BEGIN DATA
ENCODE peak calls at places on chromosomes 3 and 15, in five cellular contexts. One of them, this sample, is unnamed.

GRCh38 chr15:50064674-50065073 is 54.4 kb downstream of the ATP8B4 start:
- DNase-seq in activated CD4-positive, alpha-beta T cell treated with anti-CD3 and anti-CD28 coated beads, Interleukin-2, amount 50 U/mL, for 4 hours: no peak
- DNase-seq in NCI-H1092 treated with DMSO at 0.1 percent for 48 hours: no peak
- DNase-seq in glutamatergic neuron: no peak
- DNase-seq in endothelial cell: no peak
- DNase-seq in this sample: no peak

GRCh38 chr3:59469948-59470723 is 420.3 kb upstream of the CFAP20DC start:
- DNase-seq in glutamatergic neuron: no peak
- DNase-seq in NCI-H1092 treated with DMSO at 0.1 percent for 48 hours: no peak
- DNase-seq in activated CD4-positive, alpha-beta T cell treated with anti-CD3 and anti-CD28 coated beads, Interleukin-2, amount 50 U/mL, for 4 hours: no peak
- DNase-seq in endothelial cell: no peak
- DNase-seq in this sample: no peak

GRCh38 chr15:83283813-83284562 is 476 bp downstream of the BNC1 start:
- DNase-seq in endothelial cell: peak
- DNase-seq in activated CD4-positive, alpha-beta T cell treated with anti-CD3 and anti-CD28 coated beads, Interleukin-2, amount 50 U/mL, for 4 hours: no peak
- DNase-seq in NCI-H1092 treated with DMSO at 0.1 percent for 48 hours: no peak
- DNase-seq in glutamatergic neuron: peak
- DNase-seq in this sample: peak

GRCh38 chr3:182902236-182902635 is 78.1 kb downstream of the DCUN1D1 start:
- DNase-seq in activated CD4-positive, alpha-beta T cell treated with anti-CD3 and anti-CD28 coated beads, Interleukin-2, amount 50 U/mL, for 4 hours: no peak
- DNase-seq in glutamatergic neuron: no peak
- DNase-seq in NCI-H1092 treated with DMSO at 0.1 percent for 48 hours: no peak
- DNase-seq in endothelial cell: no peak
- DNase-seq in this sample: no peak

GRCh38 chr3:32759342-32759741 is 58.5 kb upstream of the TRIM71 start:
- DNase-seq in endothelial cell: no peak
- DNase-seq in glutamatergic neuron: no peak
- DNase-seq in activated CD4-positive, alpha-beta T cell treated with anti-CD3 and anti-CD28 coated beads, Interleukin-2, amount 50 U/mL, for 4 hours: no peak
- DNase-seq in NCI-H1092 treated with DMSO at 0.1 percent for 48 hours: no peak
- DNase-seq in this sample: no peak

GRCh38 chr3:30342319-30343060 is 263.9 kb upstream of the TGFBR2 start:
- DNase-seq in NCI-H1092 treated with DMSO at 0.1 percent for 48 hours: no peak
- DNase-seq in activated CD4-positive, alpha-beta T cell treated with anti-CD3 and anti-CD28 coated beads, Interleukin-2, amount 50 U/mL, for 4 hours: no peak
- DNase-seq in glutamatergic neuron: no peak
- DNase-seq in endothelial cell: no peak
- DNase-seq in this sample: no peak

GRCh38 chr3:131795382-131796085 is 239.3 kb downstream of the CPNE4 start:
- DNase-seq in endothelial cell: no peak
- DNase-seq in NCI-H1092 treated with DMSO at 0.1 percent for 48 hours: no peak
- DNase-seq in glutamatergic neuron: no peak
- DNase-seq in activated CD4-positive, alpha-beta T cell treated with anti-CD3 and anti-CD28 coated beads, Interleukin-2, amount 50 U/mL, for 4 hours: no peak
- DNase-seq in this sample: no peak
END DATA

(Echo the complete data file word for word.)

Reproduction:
ENCODE peak calls at places on chromosomes 3 and 15, in five cellular contexts. One of them, this sample, is unnamed.

GRCh38 chr15:50064674-50065073 is 54.4 kb downstream of the ATP8B4 start:
- DNase-seq in activated CD4-positive, alpha-beta T cell treated with anti-CD3 and anti-CD28 coated beads, Interleukin-2, amount 50 U/mL, for 4 hours: no peak
- DNase-seq in NCI-H1092 treated with DMSO at 0.1 percent for 48 hours: no peak
- DNase-seq in glutamatergic neuron: no peak
- DNase-seq in endothelial cell: no peak
- DNase-seq in this sample: no peak

GRCh38 chr3:59469948-59470723 is 420.3 kb upstream of the CFAP20DC start:
- DNase-seq in glutamatergic neuron: no peak
- DNase-seq in NCI-H1092 treated with DMSO at 0.1 percent for 48 hours: no peak
- DNase-seq in activated CD4-positive, alpha-beta T cell treated with anti-CD3 and anti-CD28 coated beads, Interleukin-2, amount 50 U/mL, for 4 hours: no peak
- DNase-seq in endothelial cell: no peak
- DNase-seq in this sample: no peak

GRCh38 chr15:83283813-83284562 is 476 bp downstream of the BNC1 start:
- DNase-seq in endothelial cell: peak
- DNase-seq in activated CD4-positive, alpha-beta T cell treated with anti-CD3 and anti-CD28 coated beads, Interleukin-2, amount 50 U/mL, for 4 hours: no peak
- DNase-seq in NCI-H1092 treated with DMSO at 0.1 percent for 48 hours: no peak
- DNase-seq in glutamatergic neuron: peak
- DNase-seq in this sample: peak

GRCh38 chr3:182902236-182902635 is 78.1 kb downstream of the DCUN1D1 start:
- DNase-seq in activated CD4-positive, alpha-beta T cell treated with anti-CD3 and anti-CD28 coated beads, Interleukin-2, amount 50 U/mL, for 4 hours: no peak
- DNase-seq in glutamatergic neuron: no peak
- DNase-seq in NCI-H1092 treated with DMSO at 0.1 percent for 48 hours: no peak
- DNase-seq in endothelial cell: no peak
- DNase-seq in this sample: no peak

GRCh38 chr3:32759342-32759741 is 58.5 kb upstream of the TRIM71 start:
- DNase-seq in endothelial cell: no peak
- DNase-seq in glutamatergic neuron: no peak
- DNase-seq in activated CD4-positive, alpha-beta T cell treated with anti-CD3 and anti-CD28 coated beads, Interleukin-2, amount 50 U/mL, for 4 hours: no peak
- DNase-seq in NCI-H1092 treated with DMSO at 0.1 percent for 48 hours: no peak
- DNase-seq in this sample: no peak

GRCh38 chr3:30342319-30343060 is 263.9 kb upstream of the TGFBR2 start:
- DNase-seq in NCI-H1092 treated with DMSO at 0.1 percent for 48 hours: no peak
- DNase-seq in activated CD4-positive, alpha-beta T cell treated with anti-CD3 and anti-CD28 coated beads, Interleukin-2, amount 50 U/mL, for 4 hours: no peak
- DNase-seq in glutamatergic neuron: no peak
- DNase-seq in endothelial cell: no peak
- DNase-seq in this sample: no peak

GRCh38 chr3:131795382-131796085 is 239.3 kb downstream of the CPNE4 start:
- DNase-seq in endothelial cell: no peak
- DNase-seq in NCI-H1092 treated with DMSO at 0.1 percent for 48 hours: no peak
- DNase-seq in glutamatergic neuron: no peak
- DNase-seq in activated CD4-positive, alpha-beta T cell treated with anti-CD3 and anti-CD28 coated beads, Interleukin-2, amount 50 U/mL, for 4 hours: no peak
- DNase-seq in this sample: no peak